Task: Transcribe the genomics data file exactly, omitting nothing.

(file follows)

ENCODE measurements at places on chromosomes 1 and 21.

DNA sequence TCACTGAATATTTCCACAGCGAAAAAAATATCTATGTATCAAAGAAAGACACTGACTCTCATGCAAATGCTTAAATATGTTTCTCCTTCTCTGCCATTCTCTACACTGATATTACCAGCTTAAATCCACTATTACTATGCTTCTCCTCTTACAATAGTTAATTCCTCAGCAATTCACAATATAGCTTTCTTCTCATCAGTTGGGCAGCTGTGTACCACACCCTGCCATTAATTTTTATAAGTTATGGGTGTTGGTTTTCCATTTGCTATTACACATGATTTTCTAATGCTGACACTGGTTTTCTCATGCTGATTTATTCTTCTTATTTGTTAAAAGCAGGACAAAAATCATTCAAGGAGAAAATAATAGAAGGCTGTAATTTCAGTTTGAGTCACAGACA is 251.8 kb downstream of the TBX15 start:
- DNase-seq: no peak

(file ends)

ENCODE measurements at places on chromosomes 1 and 21.

DNA sequence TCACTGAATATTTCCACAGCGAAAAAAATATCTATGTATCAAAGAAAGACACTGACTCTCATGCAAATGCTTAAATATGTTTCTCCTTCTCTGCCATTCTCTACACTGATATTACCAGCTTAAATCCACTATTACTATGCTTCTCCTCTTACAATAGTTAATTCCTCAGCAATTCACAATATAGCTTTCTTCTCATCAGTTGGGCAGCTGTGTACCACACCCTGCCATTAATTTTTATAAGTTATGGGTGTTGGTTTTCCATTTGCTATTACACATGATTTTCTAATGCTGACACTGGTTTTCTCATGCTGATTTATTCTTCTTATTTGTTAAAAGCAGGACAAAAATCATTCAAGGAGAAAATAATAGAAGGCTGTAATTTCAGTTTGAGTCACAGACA is 251.8 kb downstream of the TBX15 start:
- DNase-seq: no peak